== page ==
Reply To: Massachusetts Compounding Pharmacy/Meningitis debacle


This touches on one of my favorite Robert Higgs lectures – the last few minutes, especially, because it is obvious the man cares deeply about others (it is often – falsely – claimed that “libertarians only care about themselves, not the less fortunate. What about the suffering of others” – now, that pernicious lie can be disproven in many ways; but it can be illustrated with Higgs, here). But the whole lecture is good, not just on how quality assurance would be provided in a free market but how it is – or, rather, is not – under the current regulatory regime.

Also, who should be held criminally liable when people are hurt, whether in FDA-cartel-like industry or in a free market, for innately dangerous drugs (side effects) or in contaminated drugs such as this case? Should it be the manufacturer? The administering doctor, nurse, etc? The dispensing pharmacist? If the patient administers to himself, then no one?

One option left off of here is the FDA. I’d like to hold them criminally liable for the harm they do. But I suppose that’s not possible under the present regime.

But, strictly speaking, everyone in that chain could potentially be held liable if they did not do their due diligence. That would be a matter for investigation and discovery in each case. I think “caviate emptor” would go too far; – but yes the patient should also do their due diligence.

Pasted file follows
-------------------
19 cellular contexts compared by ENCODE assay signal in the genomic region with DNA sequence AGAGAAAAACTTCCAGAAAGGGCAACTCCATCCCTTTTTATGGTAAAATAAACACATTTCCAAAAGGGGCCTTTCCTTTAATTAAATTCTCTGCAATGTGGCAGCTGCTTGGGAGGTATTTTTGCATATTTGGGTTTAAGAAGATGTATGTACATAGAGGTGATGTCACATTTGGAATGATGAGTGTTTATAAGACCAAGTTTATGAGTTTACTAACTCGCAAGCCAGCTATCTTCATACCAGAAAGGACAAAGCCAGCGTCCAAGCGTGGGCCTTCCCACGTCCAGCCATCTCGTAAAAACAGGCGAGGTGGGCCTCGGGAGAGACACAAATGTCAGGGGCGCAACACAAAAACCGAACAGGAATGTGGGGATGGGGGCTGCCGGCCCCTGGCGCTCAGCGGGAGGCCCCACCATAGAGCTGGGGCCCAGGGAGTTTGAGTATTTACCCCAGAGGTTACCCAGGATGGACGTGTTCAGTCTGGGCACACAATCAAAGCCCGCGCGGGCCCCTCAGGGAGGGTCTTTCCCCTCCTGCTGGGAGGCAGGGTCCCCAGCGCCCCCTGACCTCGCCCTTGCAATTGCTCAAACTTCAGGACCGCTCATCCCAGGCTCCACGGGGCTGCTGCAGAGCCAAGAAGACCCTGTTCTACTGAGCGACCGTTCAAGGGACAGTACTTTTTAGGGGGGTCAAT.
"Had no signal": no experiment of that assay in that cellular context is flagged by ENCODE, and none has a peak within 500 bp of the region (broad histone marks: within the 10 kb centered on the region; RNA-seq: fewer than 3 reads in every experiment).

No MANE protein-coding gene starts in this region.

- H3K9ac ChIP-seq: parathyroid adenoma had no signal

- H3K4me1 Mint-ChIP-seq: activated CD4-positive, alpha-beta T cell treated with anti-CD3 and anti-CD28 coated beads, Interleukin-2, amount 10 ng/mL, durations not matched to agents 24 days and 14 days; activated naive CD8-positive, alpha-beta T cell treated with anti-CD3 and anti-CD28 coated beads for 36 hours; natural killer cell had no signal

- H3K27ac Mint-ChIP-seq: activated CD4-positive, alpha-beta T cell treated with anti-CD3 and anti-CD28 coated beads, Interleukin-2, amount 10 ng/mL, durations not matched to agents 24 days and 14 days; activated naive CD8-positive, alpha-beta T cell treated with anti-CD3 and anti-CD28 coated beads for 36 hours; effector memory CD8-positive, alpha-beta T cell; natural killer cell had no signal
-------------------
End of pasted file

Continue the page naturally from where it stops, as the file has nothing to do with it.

The problem with this individual case and the “capitalism fails” theory is that we don’t have a real market, so it’s (once again) dealing in counterfactuals. But the Higgs lecture is, again, very good on this because it discusses how these individual, obvious cases are pointed to by people who use them to demand tighter regulatory controls, but the deaths caused by tight regulatory control are “unseen.” (Higgs makes the distinction between “Type 1” and “Type 2”) deaths. He points out – several times, IIRC – that even “mainstream” (non-Libertarian, non-Austrian-economist) researchers who specialize in the field have concluded that FDA-style regulations kill far more people every year than they save (and this in studies with all kinds of controls, and often with grant-funding that would incentivize them to reach the opposite conclusion if that was at all even remotely plausible, I might add). However, as with all the “ratchet” effects that Higgs has specialized in, these episodic events are used as anecdotes to form the basis of increasing government.